Klinger, E. (2009). “Daydreaming and fantasizing: thought flow and mo- tivation,” in Handbook of Imagination and Mental Simulation, eds K. D. Markman, W. M. P. Klein, and J. A. Suhr (New York, NY: Psychology Press), 225–239.
Maillet, D., and Rajah, M. N. (2013). Age-related changes in frequency of mind-wandering and task-related interferences during memory encoding and their impact on retrieval. Memory 21, 818–831. doi: 10.1080/09658211.2012.761714
McVay, J. C., and Kane, M. J. (2009). Conducting the train of thought: working memory capacity, goal neglect, and mind-wandering in an executive-control task. J. Exp. Psychol. Learn. Mem. Cogn. 35, 196–204. doi: 10.1037/a0014104
McVay, J. C., and Kane, M. J. (2010). Does mind wandering reflect exec- utive function or executive failure? Comment on Smallwood and Schooler (2006) and Watkins (2008). Psychol. Bull. 136, 188–197. doi: 10.1037/a0018298
McVay, J. C., Kane, M. J., and Kwawpil, T. R. (2009). Tracking the train of thought from the laboratory into everyday life: an experience-sampling study of mind wandering across controlled and ecological contexts. Psychon. Bull. Rev. 16, 857–863. doi: 10.3758/PBR.16.5.857
McVay, J. C., Meier, M. E., Touron, D. R., and Kane, M. J. (2013). Aging ebbs the flow of thought: adult age differences in mind wandering, executive control, and self-evaluation. Acta Psychol. 142, 136–147. doi: 10.1016/j.actpsy.2012.11.006
Rendell, P., Bailey, P., Henry, J., Phillips, L., Gaskin, S., and Kliegel, M. (2012). Older adults have greater difficulty imagining future rather than atemporal experiences. Psychol. Aging 27, 1089–1098. doi: 10.1037/a0029748
Robertson, I. H., Manly, T., Andrade, J., Baddeley, B. T., and Yiend, J. (1997). Oops: performance correlates of everyday attentional failures in traumatic brain injured and normal subjects. Neuropsychologia 35, 747–758. doi: 10.1016/S0028-3932(97)00015-8
Schooler, J. W., Reichle, E. D., and Halpern, D. V. (2004). “Zoning out while reading: evidence for dissociations between experience and metaconsciousness,” in Thinking and Seeing: Visual Metacognition in Adults and Children, ed D. T. Levin (Cambridge, MA: MIT Press), 203–226.
Schooler, J. W., Smallwood, J., Christoff, K., Handy, T. C., Reichle, E. D., and Sayette, M. A. (2011). Meta-awareness, perceptual decoupling and the wandering mind. Trends Cogn. Sci. 15, 319–326. doi: 10.1016/j.tics.2011.05.006
Smallwood, J., Brown, K. S., Tipper, C., Giesbrecht, B., Franklin, M. S., Mrazek, M. D., et al. (2011a). Pupillometric evidence for the decoupling of attention from perceptual input during offline thought. PLoS ONE 6:e18298. doi: 10.1371/journal.pone.0018298
Smallwood, J., Schooler, J. W., Turk, D. J., Cunningham, S. J., Burns, P., and Macrae, C. N. (2011b). Self-reflection and the temporal focus of the wandering mind. Conscious. Cogn. 20, 1120–1126. doi: 10.1016/j.concog.2010.12.017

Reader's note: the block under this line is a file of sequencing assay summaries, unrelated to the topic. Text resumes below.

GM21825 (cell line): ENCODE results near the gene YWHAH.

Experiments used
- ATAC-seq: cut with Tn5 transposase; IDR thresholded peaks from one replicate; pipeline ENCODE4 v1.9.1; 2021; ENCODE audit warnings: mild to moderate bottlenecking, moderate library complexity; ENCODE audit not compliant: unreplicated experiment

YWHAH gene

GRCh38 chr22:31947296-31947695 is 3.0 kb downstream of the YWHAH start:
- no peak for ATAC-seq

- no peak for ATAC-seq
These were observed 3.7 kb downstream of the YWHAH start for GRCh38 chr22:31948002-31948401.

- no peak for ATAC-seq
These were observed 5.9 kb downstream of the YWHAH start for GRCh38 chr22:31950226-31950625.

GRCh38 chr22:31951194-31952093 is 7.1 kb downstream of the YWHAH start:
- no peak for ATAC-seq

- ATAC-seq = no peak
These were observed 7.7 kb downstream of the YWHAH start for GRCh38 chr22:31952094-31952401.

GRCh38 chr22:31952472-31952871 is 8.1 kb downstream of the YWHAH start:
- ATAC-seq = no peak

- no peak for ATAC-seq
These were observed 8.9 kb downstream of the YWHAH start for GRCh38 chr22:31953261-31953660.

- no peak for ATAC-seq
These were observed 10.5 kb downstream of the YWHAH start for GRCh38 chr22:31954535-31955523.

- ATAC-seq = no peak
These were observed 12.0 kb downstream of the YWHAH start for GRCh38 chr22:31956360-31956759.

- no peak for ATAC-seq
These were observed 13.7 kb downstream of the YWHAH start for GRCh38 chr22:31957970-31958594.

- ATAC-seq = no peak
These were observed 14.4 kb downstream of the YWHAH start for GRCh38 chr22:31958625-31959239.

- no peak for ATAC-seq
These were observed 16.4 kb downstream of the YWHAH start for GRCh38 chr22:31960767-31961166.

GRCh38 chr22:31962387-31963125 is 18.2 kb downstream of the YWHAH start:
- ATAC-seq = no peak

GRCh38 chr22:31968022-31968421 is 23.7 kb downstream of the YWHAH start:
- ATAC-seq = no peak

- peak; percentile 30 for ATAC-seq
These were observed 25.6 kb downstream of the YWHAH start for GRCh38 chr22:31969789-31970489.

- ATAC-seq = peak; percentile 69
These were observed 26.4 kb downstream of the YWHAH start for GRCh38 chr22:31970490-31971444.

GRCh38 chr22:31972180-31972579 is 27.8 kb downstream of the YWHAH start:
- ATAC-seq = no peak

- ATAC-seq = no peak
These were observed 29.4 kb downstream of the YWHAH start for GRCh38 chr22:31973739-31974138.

Smallwood, J., Davies, J., Heim, D., Finnigan, F., Sudberry, M., O'Connor, R., et al. (2004). Subjective experience and the attentional lapse: task engagement and disengagement during sustained attention. Conscious. Cogn. 13, 657–690. doi: 10.1016/j.concog.2004.06.003
Smallwood, J., Nind, L., and O'Connor, R. C. (2009b). When is your head at? An exploration of the factors associated with the temporal focus of the wandering mind. Conscious. Cogn. 18, 118–125. doi: 10.1016/j.concog.2008.11.004
Smallwood, J., McSpadden, M., and Schooler, J. (2007a). The lights are on but no one's home: meta-awareness and the decoupling of attention when the mind wanders. Psychon. Bull. Rev. 14, 527–533. doi: 10.3758/BF03194102
Spieler, D. H., Balota, D. A., and Faust, M. E. (1996). Stroop performance in healthy younger and older adults and in individuals with dementia of the Alzheimer's type. J. Exp. Psychol. Hum. Percep. Perform. 22, 461–479. doi: 10.1037/0096-15184.108.40.2061
Spieler, D. H., Balota, D. A., and Faust, M. E. (2000). Levels of selective attention revealed through analyses of response time distributions. J. Exp. Psychol. Hum. Percept. Perform. 26, 506–526. doi: 10.1037/0096-15220.127.116.116
Spreng, R. N., Mar, R. A., and Kim, A. S. (2009). The common neural basis of autobiographical memory, prospection, navigation, theory of mind, and the default mode: a quantitative meta-analysis. J. Cogn. Neurosci. 21, 489–510. doi: 10.1162/jocn.2008.21029
Stawarczyk, D., Majerus, S., Maj, M., Van der Linden, M., and D'Argembeau, A. (2011). Mind-wandering: phenomenology and function as assessed with a novel experience sampling method. Acta psychologica 136, 370–381. doi: 10.1016/j.actpsy.2011.01.002
Keywords: mind-wandering, task-unrelated thought, temporal focus, aging, SART, prospection, retrospection
Citation: Jackson JD, Weinstein Y and Balota DA (2013) Can mind-wandering be timeless? Atemporal focus and aging in mind-wandering paradigms. Front. Psychol. 4:742. doi: 10.3389/fpsyg.2013.00742
Received: 30 June 2013; Accepted: 24 September 2013;
Published online: 16 October 2013.
Edited by:Jessica Andrews-Hanna, University of Colorado Boulder, USA
Reviewed by:David Maillet, McGill University, Canada
Benjamin W. Mooneyham, University of California, USA
Copyright © 2013 Jackson, Weinstein and Balota. This is an open-access article distributed under the terms of the Creative Commons Attribution License (CC BY). The use, distribution or reproduction in other forums is permitted, provided the original author(s) or licensor are credited and that the original publication in this journal is cited, in accordance with accepted academic practice. No use, distribution or reproduction is permitted which does not comply with these terms.
*Correspondence: Jonathan D. Jackson, Cognitive Psychology Laboratory, Department of Psychology – CB 1125, Washington University, 1 Brookings Drive, St. Louis, MO 63130, USA e-mail: email@example.com